KP: If you look at the basic concept of a natural history museum - presenting dead animals in their staged and artificially natural surroundings, it somehow seems macabre. But if you walk around in a natural history museum, you will notice one thing: the visitors are mainly families with kids, strolling between the dead animals with pleasure. This on the one hand reveals the strange and surreal character of a natural history museum, and on the other hand shows how the idea of death gets pushed away in our society. If you see it in a provocative way, the taxidermied animals have transcended the state of a living or a dead creature - the have reached a new form, status and type by being taxidermied, they are neither dead nor alive, they are some kind lifelike statues now.  Photography itself often has the meaning of a medium of remembrance, especially if it comes to photos of people that have passed away. Photography indeed is a renewal of the trauma of loss every time you watch a photo of a dearly missed person, but on the other hand it also helps to keep the memory alive.

In connection with this series, there is a second layer of background information that is linked to the provenience of the exhibits: the story of a natural history museum, at the time they were created (mostly in the 18th century), is a story of colonialism, of exploitation and racist connoted exposition. The grounding of these museums always had its basis in the distinction from the ‘savage’ and in the lust for ‘exotic’ animals and objects from ‘savage’ tribes. So there is a lot of blood sticking on the older exhibits. I had that in mind from the very beginning, and when I found the bizarre and somehow humorous still lives in the storage rooms I realized that I will be able to create an assumedly ‘easy’ and funny series with this really dark background. I tried to use these facts to create a somehow contradictive and controversial approach to evoke the viewers sensitivity and interest in the history of these museums. I realized, when the ‘Skeletons in the Closet’- series was exhibited, that this dual concept totally works: the viewers entered the gallery, being amused and delighted by the pictures. Later, when I told some of them about the history of the museum, the ways of how the exhibits got into the museum at that time and the colonialist/ racist practices behind that, they started to look at the pictures again, this time with a different point of view and much more careful. So, to answer your question, it was my intention to create a series that assumedly is a ‘funny’ project, but makes a 180 degree turn in meaning if you get to know the historical background of the museum. And therefore, also to deconstruct the first view, to depict that there is a second meaning behind the story that reframes the whole outcome of the photos.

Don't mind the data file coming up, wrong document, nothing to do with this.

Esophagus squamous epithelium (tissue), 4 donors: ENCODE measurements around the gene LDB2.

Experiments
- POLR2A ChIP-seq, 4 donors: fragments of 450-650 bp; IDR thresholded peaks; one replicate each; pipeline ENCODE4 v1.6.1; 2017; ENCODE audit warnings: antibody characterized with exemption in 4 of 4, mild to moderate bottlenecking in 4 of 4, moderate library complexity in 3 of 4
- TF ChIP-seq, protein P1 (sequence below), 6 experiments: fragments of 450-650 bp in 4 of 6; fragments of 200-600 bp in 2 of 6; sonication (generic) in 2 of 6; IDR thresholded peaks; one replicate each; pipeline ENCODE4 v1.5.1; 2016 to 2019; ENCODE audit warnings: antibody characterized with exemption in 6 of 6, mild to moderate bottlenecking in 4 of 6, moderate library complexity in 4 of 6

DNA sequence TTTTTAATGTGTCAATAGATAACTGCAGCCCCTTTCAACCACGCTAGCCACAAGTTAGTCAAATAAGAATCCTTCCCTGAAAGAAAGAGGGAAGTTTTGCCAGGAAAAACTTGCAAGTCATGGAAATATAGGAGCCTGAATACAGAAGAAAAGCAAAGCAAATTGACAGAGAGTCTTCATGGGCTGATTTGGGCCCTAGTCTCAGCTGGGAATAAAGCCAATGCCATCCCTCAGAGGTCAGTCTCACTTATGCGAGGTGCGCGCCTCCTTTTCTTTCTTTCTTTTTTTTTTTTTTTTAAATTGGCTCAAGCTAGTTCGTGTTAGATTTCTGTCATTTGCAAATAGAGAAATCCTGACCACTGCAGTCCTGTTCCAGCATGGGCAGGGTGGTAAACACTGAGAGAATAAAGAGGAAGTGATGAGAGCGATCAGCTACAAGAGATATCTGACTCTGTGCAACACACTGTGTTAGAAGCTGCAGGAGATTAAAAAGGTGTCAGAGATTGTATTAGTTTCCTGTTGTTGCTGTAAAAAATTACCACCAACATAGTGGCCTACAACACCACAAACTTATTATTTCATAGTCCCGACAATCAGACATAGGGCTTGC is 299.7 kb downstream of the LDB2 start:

© Klaus Pichler from the series 'Skeletons in the Closet'

The garden, the Hortus conclusus, has in itself the meaning of a place enclosed, isolated, and somewhat artificial and self-reported. In your series Middle Class Utopia, beyond the economic and social issues that this project highlights, the garden itself is almost a mirror of the senseless struggle undertaken by men to defend themselves against the threats of the outside world, with results often grotesque. Do you think that the human need to build a place in one’s own image and likeness, a place to own and to be named, is always in contrast with being part of the world and nature?

KP: In general I don’t think so, because, as you already mentioned, it is a fundamental need of beings, no matter if humans or animals, to inhabit a place and to call it one’s own. And, linked to that, to design it in a certain amount. This doesn’t necessarily mean an escape from everything outside the boundaries of one’s private space. In the case of the garden colonies (called ‘Schrebergarten’, named after their inventor Moritz Schreber, 1808- 1861) portrayed in the Middle Class Utopia - series, the absence of the outside world definitely is stronger. The example of these colonies for sure is an extreme one, since life in these colonies is synonymous with an escapist concept of living - there even is a phrase in german language called 'Schrebergartenmentalität’ (Schrebergarten mentality) which describes a narrow-minded, disinterested and ignorant approach towards the rest of the world. The isolationist life in the garden colonies is, to a certain amount, definitely self-chosen - the inhabitants of the gardens describe it as a big advantage to live in the middle of a city without being annoyed by urban life. And they don’t want to get disturbed in their idyls, neither by people from the outside nor by vermin and, most of all, not by burglars. Nature itself is friend and foe for them at the same time: one the one hand they enjoy living in an idyl with bushes, trees, flowers and trimmed lawn. On the other hand the growth of every plant is declared as enemy that has to be fought with the help of trimmers, lawnmowers, scissors and saws. This leads to a grotesque and sometimes mannerist look of the gardens, consisting of green elements in a perfect shape.